INDIANAPOLIS -- The 1992 U.S. Olympic swimming team was introduced Friday night at the Indiana University Natatorium as fireworks were launched from a diving platform and "Stars and Stripes Forever" blared over a loudspeaker.
There were athletes from Arkansas and New Hampshire, California and Florida, North Carolina and Virginia. They were lean and fresh-faced, most of them the sons and daughters of middle-class and upper-middle class families.
And with one exception -- 100-meter butterfly specialist Pablo Morales -- they were as white as the stars of the American flag.
But if the leaders of USA Swimming have their way, a very different team picture will emerge in time for the 1996 Summer Olympics in Atlanta.
The sport is in search of a black American star. It could be Chucky Cox or Melissa Wilborn or Jason Webb, competitors at these trials who failed to reach the finals. It could even be some teen-ager from Atlanta or Washington or Baltimore.
But promises are being made.
"When I was young, I was told that black kids can't swim," said Cox, a freshman at North Carolina State. "I never believed that. I wanted to show that if I could do it, other black kids could. Now, I want to be an Olympian."
The chances of the United States producing its first black swimming Olympian by 1996 still are slim. But in cities around the country, coaches and athletes are pursuing their own versions of an Olympic dream.
USA Swimming is trying to turn that dream into a reality by holding coaching clinics for city coaches in Colorado Springs, Colo., while actively recruiting minority swimmers. The program may seem small, but it is a first step to bridge the chasm between the suburban and city programs.
"If we can create a Pied Piper walking down the street, we can find other swimmers," said Bob Steele, program director of USA Swimming.
The goal is simple: increase swimming's base beyond the 170,000 competitors who are trying to climb a pyramid from recreational to collegiate to Olympic teams.
"Access is everything," said George Black, head of San Antonio's citywide aquatics program. "Whether you're poor or black or Hispanic, whether your father has lost a job."
Already, there are some bright spots in the bid to increase minority participation.
The Black History Month swim meet in Washington attracted 744 competitors last month. The top performer was Jinji Fraser, an 8-year-old from Edgewood.
In Atlanta, a 9-year-old citywide aquatics program receives $1.3 million in annual funding.
The Philadelphia Department of Recreation team is now recognized as one of the finest in the country, and is led by Webb, who was third in the 200 backstroke at the 1991 Olympic Festival.
"It would be nice to have an equilibrium of white and black swimmers at a meet like this," Webb said. "But I think it will take a long time. We're in the beginning stages of getting black swimmers involved."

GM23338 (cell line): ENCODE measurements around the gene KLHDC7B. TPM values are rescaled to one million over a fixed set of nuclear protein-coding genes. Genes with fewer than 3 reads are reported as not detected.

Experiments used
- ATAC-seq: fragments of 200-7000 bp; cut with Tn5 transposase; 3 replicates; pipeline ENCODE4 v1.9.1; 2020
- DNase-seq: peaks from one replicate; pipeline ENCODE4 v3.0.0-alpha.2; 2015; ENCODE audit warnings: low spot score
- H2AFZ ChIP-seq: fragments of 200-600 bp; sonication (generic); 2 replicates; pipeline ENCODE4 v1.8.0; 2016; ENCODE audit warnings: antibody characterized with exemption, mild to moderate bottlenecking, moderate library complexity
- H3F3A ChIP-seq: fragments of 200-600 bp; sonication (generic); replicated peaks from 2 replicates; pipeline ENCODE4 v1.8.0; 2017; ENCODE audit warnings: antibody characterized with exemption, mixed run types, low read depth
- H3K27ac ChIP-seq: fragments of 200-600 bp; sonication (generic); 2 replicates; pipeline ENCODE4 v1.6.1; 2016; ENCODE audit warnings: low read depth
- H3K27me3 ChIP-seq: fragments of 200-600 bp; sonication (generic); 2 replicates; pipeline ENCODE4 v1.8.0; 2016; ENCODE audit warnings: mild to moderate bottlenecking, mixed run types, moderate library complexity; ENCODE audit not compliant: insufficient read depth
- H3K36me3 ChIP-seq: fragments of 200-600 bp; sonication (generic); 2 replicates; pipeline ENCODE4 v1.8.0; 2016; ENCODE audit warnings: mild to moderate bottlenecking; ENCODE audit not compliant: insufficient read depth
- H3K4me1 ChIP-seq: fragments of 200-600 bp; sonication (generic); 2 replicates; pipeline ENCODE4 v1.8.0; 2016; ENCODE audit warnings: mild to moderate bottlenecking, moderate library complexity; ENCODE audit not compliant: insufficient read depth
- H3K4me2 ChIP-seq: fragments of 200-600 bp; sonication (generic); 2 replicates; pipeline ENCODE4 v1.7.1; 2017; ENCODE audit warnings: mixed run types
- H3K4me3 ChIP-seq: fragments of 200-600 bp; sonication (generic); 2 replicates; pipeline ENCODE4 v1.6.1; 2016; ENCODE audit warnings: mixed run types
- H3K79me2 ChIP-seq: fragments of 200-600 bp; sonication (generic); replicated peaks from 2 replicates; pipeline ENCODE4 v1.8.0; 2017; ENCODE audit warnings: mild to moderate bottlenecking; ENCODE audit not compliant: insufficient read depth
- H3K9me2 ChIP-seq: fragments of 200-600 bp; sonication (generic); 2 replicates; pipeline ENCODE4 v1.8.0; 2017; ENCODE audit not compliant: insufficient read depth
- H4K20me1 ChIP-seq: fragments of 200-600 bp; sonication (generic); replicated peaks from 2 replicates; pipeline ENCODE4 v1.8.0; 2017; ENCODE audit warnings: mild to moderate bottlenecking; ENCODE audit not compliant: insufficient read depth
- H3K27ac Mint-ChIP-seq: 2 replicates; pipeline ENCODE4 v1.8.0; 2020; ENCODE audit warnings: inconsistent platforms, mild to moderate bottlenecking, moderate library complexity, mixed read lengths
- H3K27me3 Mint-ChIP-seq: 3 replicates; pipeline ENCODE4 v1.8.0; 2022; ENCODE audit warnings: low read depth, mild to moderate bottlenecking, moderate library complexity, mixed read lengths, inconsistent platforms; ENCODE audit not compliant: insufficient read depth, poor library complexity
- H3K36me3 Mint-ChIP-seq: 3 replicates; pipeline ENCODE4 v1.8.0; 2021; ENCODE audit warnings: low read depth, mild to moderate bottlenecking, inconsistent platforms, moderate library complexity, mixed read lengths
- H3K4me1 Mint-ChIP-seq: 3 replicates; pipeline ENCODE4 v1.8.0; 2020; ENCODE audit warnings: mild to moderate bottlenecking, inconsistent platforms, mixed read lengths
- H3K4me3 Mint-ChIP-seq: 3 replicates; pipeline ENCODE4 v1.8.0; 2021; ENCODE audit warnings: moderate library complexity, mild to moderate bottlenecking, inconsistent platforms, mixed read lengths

Still, barriers to minority participation remain, ranging from transportation to daily workouts, to team fees to sheer ignorance.
"A lot of older blacks still don't think their children can or should swim," said Wilborn, a junior freestyler at Auburn. "But that fear of the unknown is being overcome."
The fear is being overcome in places like Philadelphia, where Jimmy Ellis is the coach of the city's team and is lobbying to have the city refurbish a 50-meter outdoor pool in Fairmont Park.
In Baltimore, the 52-member city-sponsored team trains daily at the Callow Hill aquatic center near Pimlico Race Course. The team has not yet spawned an Anita Nall, the world-record holder in the 200 breaststroke who lives in Towson. But the coaches are trying to put together a competitive, broad-based program.
"You have basketball courts on every corner in this city," said Portia Harris, the team manager. "You don't have indoor pools accessible to most youngsters. Most of our kids can't afford to go to private teams. We offer the same training for less money. . . . Swimming is very demanding and takes a lot of time and dedication."
In Atlanta, coaches and athletes are discovering that time and money can yield results. The program has not yet produced an Olympian, but a foundation is being created.
"I remember a time in Atlanta when an African American could not go swimming because of racial segregation," said Askia Bashier, head of the city's aquatics program. "But that changed when the city's population changed."
Now, Bashier and others are aiming at 1996.
"The African American athletes are a talent base we're missing in American swimming," he said. "It is a talent that we have to go out and tap. I will tell you this: We will have one of our swimmers on that Olympic team in Atlanta."
;/ That's a promise USA Swimming aims to keep.
Marylanders at the Olympic Trials
Swimmer.. .. .. ..Event.. .. .. .. .. .. .. ..Time.. How fared
Mikey Flaherty,.. 200 individual medley.. .2:23.57.. 29th qual*
Towson.. .. .. .. 400 individual medley.. .4:58.29.. 10th qual*